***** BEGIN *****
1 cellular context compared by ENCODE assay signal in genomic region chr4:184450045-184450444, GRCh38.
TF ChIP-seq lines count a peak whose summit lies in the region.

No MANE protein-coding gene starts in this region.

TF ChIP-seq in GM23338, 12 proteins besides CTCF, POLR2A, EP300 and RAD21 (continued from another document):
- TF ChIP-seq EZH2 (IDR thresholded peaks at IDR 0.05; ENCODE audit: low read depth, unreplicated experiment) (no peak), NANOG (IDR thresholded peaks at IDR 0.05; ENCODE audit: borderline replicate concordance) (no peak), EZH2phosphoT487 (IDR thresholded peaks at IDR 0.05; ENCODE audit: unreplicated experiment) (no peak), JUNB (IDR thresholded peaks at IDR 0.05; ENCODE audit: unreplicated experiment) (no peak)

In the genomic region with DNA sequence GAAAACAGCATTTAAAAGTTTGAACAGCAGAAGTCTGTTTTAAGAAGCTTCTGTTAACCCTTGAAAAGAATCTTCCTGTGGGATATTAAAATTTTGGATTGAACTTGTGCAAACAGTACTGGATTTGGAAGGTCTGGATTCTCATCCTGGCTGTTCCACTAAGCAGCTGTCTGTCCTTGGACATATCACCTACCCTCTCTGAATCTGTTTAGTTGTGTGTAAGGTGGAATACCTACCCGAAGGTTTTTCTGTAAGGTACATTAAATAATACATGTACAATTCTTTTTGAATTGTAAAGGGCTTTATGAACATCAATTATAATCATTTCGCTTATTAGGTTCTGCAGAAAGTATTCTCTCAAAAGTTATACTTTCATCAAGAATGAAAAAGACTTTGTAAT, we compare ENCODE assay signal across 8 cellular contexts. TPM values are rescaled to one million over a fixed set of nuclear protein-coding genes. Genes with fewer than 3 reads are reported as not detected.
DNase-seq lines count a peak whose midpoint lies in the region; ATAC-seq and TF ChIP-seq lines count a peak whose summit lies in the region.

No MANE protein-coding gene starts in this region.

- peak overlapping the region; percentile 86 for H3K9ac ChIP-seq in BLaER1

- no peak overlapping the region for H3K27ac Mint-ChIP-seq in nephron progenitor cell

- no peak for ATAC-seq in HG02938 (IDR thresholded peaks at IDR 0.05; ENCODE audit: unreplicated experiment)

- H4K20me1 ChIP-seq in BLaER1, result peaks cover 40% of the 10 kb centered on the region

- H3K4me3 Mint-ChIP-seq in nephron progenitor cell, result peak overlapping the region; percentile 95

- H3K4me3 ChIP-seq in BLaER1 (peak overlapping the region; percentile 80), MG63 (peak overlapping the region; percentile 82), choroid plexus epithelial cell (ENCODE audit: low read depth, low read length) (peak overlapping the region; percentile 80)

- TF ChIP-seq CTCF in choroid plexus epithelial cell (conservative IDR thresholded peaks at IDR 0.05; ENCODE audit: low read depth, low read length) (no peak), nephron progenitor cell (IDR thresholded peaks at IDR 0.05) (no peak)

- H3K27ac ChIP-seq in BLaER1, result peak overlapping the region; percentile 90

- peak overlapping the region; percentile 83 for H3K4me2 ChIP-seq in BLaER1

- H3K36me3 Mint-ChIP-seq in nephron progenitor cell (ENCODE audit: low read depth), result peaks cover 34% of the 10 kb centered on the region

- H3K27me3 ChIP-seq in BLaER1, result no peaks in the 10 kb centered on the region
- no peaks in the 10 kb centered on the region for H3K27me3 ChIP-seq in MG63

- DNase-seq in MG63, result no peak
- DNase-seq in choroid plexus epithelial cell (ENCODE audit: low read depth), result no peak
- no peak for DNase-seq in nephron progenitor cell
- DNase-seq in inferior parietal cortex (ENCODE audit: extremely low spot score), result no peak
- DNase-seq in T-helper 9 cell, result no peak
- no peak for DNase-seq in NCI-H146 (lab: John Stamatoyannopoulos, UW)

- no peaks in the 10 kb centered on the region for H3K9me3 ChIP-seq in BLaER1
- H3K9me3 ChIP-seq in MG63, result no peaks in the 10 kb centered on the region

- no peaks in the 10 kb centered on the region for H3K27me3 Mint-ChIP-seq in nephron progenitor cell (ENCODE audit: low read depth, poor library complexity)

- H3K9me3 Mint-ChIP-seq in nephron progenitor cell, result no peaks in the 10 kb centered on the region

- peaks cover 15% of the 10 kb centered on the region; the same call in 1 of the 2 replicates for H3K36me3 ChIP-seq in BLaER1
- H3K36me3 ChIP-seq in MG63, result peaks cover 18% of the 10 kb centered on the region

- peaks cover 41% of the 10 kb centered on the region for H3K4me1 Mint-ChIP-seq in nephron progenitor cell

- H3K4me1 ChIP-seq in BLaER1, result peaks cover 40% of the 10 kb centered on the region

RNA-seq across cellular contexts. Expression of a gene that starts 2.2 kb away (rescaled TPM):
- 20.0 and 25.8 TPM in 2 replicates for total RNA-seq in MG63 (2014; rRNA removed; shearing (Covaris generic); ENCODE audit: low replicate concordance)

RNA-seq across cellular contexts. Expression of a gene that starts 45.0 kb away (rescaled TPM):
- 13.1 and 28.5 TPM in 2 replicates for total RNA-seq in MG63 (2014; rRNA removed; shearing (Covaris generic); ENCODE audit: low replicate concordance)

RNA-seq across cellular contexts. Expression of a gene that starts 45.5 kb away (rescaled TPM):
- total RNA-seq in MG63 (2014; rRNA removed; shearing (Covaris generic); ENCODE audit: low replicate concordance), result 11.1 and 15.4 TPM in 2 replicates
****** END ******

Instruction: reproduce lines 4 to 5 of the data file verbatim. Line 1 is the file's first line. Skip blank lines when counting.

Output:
TF ChIP-seq in GM23338, 12 proteins besides CTCF, POLR2A, EP300 and RAD21 (continued from another document):
- TF ChIP-seq EZH2 (IDR thresholded peaks at IDR 0.05; ENCODE audit: low read depth, unreplicated experiment) (no peak), NANOG (IDR thresholded peaks at IDR 0.05; ENCODE audit: borderline replicate concordance) (no peak), EZH2phosphoT487 (IDR thresholded peaks at IDR 0.05; ENCODE audit: unreplicated experiment) (no peak), JUNB (IDR thresholded peaks at IDR 0.05; ENCODE audit: unreplicated experiment) (no peak)